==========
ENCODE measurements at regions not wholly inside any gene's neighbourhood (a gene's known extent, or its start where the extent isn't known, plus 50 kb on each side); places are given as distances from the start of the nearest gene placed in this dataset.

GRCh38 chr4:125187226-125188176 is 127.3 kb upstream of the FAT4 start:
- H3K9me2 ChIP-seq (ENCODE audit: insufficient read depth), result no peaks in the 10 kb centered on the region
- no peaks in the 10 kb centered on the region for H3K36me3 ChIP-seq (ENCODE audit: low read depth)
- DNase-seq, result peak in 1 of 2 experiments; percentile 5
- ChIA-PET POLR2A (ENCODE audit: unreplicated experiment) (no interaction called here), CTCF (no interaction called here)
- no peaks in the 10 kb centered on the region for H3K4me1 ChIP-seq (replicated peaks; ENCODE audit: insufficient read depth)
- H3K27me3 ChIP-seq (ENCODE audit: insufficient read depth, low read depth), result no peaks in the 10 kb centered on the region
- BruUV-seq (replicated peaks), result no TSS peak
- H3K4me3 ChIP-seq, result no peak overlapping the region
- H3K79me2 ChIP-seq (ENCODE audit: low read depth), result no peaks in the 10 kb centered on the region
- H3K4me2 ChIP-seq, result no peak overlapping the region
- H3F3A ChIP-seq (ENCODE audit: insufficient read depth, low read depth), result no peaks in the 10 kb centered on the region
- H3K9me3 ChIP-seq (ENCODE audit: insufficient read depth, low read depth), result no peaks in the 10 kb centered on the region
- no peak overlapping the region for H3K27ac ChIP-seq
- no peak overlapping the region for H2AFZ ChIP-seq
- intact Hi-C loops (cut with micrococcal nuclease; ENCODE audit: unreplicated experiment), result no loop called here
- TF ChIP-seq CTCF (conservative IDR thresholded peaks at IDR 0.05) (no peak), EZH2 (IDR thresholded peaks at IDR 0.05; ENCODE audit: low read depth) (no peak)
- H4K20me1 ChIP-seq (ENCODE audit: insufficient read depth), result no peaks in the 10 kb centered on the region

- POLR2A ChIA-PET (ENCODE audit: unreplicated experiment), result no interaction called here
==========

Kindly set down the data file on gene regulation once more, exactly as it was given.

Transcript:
ENCODE measurements at regions not wholly inside any gene's neighbourhood (a gene's known extent, or its start where the extent isn't known, plus 50 kb on each side); places are given as distances from the start of the nearest gene placed in this dataset.

GRCh38 chr4:125187226-125188176 is 127.3 kb upstream of the FAT4 start:
- H3K9me2 ChIP-seq (ENCODE audit: insufficient read depth), result no peaks in the 10 kb centered on the region
- no peaks in the 10 kb centered on the region for H3K36me3 ChIP-seq (ENCODE audit: low read depth)
- DNase-seq, result peak in 1 of 2 experiments; percentile 5
- ChIA-PET POLR2A (ENCODE audit: unreplicated experiment) (no interaction called here), CTCF (no interaction called here)
- no peaks in the 10 kb centered on the region for H3K4me1 ChIP-seq (replicated peaks; ENCODE audit: insufficient read depth)
- H3K27me3 ChIP-seq (ENCODE audit: insufficient read depth, low read depth), result no peaks in the 10 kb centered on the region
- BruUV-seq (replicated peaks), result no TSS peak
- H3K4me3 ChIP-seq, result no peak overlapping the region
- H3K79me2 ChIP-seq (ENCODE audit: low read depth), result no peaks in the 10 kb centered on the region
- H3K4me2 ChIP-seq, result no peak overlapping the region
- H3F3A ChIP-seq (ENCODE audit: insufficient read depth, low read depth), result no peaks in the 10 kb centered on the region
- H3K9me3 ChIP-seq (ENCODE audit: insufficient read depth, low read depth), result no peaks in the 10 kb centered on the region
- no peak overlapping the region for H3K27ac ChIP-seq
- no peak overlapping the region for H2AFZ ChIP-seq
- intact Hi-C loops (cut with micrococcal nuclease; ENCODE audit: unreplicated experiment), result no loop called here
- TF ChIP-seq CTCF (conservative IDR thresholded peaks at IDR 0.05) (no peak), EZH2 (IDR thresholded peaks at IDR 0.05; ENCODE audit: low read depth) (no peak)
- H4K20me1 ChIP-seq (ENCODE audit: insufficient read depth), result no peaks in the 10 kb centered on the region

- POLR2A ChIA-PET (ENCODE audit: unreplicated experiment), result no interaction called here